Most recipes you will stumble upon will either can for blackberries in ounces (so by weight) or in cups (so by volume), but what do these actually mean in the end? How many blackberries will you actually find in a pound or a cup? As we did for so many products before, we took it into our own hands to find the answer to this question and figure out exactly how many blackberries you will have to buy for different recipes.
We went straight to the store and browsed the fruit section and went ahead to do our own experiments to figure out how many blackberries are in each cup. To test the number of blackberries that fit in a cup we picked out 1 pound of average blackberries. Generally, you will find that berries are around 3cm or 1.2 inches long.
We figured out that there are around 50 berries in a pound, which could fit in about 3.12 cups. This translates into each cup weighing about 5.12 ounces and containing about 16 blackberries, depending on their size. Blackberries are usually found in plastic clamshell containers of about 1 pint each, and each container will hold about 32 berries.
A cool piece of info that not a lot of people know is that blackberries are a not very distant relative of the rose. They also have thorns that will cover the plants and are considered a bramble crop. Blackberries are known to have a lot of health benefits. They have so many known benefits that English children were dismissed from school to pick berries during World War I. It is said to have helped soldiers during world wars, being made into juice and sent on the battlefield to give people strength for fighting.
The information we shared above should be enough for you to know exactly how many blackberries you need when a recipe calls for a certain number of cups. If you still feel like you need help converting different measurements of blackberries, then you can always use the custom conversion tool you will find below.
You might also like our articles about the weight of blueberries, grapes, or lemons.
Custom Conversions for Pound of Blackberries
Blackberry Nutritional Values
Each cup of blackberries will weigh about 154 g according to the USDA and contains about 0.7 grams of fat, 13.8 grams of carbohydrates, 2 grams of protein, and 62 calories. Blackberries also provide considerable amounts of manganese, fiber, and vitamin C. Here’s a summary:
- Protein: 2 g
- Sugars: 7 g
- Fiber: 7.6 g
- Carbohydrates: 13.8 g
- Sodium: 1 mg
- Fat: 0.7 g
- Calories: 62
Vitamins and Minerals
You will get half of all the recommended intake of vitamin C and mineral manganese in a single serving of blackberries. Amazing, right? These two nutrients are great antioxidants that are very potent in reducing the oxidative stress on the cells, by helping the body get rid of free radicals. This is done easily by breaking the link between free radicals and different molecules that usually damage the cells and destabilize them.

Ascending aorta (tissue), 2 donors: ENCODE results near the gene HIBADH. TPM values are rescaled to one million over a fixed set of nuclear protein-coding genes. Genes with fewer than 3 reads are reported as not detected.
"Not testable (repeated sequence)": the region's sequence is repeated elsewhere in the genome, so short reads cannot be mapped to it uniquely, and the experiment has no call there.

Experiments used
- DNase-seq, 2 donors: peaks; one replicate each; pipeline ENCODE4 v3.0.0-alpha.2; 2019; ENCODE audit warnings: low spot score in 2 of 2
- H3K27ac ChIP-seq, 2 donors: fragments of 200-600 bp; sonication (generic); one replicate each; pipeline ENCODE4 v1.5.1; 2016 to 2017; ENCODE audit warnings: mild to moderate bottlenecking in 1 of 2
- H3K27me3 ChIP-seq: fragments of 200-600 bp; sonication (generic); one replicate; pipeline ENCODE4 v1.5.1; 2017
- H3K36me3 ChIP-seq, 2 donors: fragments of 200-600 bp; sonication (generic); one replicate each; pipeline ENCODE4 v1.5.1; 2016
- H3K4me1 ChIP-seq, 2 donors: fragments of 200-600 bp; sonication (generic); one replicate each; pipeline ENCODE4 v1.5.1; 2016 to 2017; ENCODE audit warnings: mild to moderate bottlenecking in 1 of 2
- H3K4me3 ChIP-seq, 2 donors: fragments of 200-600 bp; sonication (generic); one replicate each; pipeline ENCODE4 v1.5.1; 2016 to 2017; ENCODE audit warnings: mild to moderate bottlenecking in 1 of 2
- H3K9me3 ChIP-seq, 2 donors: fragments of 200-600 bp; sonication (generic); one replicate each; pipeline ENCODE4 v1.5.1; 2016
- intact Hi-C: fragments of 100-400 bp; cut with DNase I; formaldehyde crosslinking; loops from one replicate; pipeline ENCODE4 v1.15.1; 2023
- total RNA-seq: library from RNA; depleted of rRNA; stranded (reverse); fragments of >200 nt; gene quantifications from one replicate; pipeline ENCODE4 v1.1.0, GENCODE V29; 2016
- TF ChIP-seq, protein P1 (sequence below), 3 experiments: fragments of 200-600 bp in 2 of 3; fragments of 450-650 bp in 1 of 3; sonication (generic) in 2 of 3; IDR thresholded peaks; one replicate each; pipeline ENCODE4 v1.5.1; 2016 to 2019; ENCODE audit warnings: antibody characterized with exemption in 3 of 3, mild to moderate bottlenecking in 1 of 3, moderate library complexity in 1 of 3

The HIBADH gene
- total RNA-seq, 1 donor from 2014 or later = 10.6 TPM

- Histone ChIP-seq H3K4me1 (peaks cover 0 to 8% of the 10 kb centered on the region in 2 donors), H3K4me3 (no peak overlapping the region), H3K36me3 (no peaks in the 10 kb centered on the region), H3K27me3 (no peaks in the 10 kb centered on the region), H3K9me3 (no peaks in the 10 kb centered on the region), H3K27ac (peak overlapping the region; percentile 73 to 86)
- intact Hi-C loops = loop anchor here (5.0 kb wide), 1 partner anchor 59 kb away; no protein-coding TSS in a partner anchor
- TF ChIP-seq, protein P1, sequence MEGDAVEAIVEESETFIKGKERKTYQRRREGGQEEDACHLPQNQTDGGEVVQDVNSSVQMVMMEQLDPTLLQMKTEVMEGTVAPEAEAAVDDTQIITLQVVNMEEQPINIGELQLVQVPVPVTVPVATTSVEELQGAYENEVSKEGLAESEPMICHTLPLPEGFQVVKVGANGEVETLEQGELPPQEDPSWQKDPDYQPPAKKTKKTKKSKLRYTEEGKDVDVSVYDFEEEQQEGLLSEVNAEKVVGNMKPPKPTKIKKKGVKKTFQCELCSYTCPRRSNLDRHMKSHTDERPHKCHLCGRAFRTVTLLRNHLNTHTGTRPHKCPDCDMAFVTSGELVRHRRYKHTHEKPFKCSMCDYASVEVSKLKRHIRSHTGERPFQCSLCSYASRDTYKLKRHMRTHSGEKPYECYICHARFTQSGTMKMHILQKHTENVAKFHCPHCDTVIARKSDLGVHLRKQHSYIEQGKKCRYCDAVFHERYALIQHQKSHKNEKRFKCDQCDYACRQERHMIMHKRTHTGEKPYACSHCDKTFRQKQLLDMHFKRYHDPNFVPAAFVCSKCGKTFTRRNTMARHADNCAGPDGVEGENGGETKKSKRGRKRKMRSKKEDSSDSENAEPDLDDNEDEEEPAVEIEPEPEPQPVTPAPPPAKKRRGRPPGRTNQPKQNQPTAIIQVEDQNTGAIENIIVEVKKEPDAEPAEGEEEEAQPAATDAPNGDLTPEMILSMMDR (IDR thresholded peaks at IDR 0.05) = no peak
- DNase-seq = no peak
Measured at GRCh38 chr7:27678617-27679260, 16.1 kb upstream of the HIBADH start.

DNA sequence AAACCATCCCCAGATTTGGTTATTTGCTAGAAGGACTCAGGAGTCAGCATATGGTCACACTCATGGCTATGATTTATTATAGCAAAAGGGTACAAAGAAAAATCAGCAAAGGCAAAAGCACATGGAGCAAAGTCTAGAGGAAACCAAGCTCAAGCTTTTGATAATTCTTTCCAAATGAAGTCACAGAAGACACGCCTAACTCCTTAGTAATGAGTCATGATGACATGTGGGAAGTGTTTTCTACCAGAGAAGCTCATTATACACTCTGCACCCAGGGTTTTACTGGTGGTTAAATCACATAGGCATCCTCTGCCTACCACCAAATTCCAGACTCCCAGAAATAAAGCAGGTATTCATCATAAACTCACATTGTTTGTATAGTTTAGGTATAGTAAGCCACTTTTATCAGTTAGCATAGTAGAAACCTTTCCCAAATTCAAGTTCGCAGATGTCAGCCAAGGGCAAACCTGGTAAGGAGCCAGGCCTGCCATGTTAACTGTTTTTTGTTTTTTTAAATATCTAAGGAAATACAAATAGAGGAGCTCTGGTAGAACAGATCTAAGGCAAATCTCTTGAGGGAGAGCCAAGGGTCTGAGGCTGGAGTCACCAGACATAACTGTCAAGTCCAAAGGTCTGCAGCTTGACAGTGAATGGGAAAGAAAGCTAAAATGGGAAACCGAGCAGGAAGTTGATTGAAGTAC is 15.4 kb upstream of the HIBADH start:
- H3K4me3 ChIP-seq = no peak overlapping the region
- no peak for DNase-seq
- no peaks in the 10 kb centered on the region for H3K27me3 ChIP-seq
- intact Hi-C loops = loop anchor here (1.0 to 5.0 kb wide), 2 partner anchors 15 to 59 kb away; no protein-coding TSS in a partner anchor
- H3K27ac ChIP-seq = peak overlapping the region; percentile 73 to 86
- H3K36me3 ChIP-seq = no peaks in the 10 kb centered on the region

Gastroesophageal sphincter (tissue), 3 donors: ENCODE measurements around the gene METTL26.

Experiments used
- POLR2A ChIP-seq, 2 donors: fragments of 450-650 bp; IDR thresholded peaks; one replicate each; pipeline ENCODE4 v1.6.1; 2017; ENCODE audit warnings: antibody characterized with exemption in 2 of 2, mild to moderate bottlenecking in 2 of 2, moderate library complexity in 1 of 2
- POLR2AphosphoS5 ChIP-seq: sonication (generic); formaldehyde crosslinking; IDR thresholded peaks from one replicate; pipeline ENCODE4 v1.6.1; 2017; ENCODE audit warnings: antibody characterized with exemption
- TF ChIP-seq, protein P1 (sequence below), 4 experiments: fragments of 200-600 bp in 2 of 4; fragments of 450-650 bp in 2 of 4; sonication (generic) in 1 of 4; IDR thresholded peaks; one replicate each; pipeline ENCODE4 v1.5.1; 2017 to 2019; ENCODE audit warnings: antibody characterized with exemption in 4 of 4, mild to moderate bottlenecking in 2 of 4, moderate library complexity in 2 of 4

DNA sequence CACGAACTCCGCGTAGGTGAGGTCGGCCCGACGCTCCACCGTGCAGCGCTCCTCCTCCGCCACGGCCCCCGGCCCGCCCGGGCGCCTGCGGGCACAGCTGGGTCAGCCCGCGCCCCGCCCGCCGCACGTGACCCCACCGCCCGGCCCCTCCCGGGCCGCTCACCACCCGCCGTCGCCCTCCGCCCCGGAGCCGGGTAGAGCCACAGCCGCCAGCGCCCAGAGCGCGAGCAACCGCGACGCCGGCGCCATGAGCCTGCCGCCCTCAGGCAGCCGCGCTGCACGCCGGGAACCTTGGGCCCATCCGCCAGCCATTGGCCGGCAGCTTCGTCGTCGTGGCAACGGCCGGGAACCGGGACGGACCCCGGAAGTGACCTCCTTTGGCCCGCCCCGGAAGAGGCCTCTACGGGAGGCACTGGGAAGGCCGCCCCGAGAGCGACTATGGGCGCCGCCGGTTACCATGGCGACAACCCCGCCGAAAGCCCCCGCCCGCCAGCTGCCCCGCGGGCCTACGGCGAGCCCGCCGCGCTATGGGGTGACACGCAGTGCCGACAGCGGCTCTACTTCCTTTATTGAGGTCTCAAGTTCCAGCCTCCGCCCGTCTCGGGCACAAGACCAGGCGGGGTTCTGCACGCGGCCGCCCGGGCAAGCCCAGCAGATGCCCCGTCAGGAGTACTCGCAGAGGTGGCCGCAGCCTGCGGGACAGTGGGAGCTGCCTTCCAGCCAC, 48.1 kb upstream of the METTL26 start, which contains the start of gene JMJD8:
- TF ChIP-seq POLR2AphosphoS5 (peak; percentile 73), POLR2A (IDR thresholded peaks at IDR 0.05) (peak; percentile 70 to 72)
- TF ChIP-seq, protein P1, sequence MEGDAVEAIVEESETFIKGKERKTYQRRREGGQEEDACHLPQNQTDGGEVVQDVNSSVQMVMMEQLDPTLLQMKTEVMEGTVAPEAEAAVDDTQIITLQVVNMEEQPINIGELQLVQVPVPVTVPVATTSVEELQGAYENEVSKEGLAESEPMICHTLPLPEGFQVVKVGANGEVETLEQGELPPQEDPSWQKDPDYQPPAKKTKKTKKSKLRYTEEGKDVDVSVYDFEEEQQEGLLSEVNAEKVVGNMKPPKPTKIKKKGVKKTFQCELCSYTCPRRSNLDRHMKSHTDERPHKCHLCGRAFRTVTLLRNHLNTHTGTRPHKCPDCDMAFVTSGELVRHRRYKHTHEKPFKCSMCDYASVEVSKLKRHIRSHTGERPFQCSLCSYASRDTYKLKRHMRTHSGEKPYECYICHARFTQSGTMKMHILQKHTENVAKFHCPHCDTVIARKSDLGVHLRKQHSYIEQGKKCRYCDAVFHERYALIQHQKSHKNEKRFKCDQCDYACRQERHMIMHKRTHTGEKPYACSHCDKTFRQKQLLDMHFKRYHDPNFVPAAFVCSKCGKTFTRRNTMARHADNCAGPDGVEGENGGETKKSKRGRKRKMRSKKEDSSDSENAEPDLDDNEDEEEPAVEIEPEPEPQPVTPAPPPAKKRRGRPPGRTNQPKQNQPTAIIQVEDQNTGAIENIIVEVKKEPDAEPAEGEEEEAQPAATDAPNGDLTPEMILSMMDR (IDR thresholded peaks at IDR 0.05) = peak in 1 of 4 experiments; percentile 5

Blackberries also contain other nutrients, like a high level of vitamin K, calcium, iron, vitamin A, magnesium, and potassium.
Blackberries aren’t known to provide huge amounts of protein. People will usually combine blueberries with oatmeal (6 grams for every cup after cooking) or Greek yogurt (17 grams per 170-gram serving) for an additional boost of protein.
Blackberries have almost no fats in them. The very few fats that can be found in blackberries are actually considered healthy, will improve heart health, and reduce vascular inflammation. These are polyunsaturated and monounsaturated types of fats.
Out of the 13.8 grams of carbohydrates that you would find in a cup of blackberries, around half will be pure fiber. Blackberries contain a combination of simple carbohydrates (namely sucrose, glucose, or fructose) and complex carbohydrates that have a smaller impact on your blood sugar because they are metabolized at a slower rate. This takes the glycemic index (GI) of blackberries to only 25, which is also great.
What is even more impressive is that each serving of blackberries is said to give you one-third of your daily recommended fiber intake. Some types of fiber are soluble, which helps your digestion and will slow any absorption of fat and sugar into your blood, while others are insoluble, which helps you keep your stool regular.